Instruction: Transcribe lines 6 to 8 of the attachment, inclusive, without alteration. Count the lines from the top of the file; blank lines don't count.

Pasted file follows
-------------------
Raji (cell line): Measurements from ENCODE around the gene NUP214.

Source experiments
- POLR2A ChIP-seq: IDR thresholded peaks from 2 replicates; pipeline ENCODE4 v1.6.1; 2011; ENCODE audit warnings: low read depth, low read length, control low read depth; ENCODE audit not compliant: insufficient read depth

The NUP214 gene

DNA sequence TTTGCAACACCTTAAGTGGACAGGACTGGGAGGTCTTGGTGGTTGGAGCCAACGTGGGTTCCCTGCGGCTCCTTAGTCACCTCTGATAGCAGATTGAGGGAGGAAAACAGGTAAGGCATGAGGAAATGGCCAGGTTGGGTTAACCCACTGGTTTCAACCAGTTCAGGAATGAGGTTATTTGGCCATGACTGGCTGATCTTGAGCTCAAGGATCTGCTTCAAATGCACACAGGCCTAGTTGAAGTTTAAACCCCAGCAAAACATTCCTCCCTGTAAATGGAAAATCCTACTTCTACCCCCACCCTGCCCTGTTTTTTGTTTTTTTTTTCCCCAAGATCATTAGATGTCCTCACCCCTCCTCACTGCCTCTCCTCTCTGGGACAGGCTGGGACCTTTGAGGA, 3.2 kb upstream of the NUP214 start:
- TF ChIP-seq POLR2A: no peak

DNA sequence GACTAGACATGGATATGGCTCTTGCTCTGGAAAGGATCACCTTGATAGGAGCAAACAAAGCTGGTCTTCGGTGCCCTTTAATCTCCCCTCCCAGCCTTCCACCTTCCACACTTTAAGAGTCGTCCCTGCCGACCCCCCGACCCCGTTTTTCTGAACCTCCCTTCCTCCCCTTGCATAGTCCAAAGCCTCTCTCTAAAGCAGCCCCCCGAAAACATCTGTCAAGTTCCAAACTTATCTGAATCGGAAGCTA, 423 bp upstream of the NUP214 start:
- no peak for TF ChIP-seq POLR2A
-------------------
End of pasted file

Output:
- TF ChIP-seq POLR2A: no peak

DNA sequence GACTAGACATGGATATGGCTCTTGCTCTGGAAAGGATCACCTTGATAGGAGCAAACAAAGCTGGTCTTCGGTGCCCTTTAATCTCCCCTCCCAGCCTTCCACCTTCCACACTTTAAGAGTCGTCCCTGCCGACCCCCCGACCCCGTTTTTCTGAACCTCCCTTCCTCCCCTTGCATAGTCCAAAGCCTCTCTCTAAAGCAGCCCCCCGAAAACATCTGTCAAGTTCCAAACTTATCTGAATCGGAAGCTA, 423 bp upstream of the NUP214 start:
- no peak for TF ChIP-seq POLR2A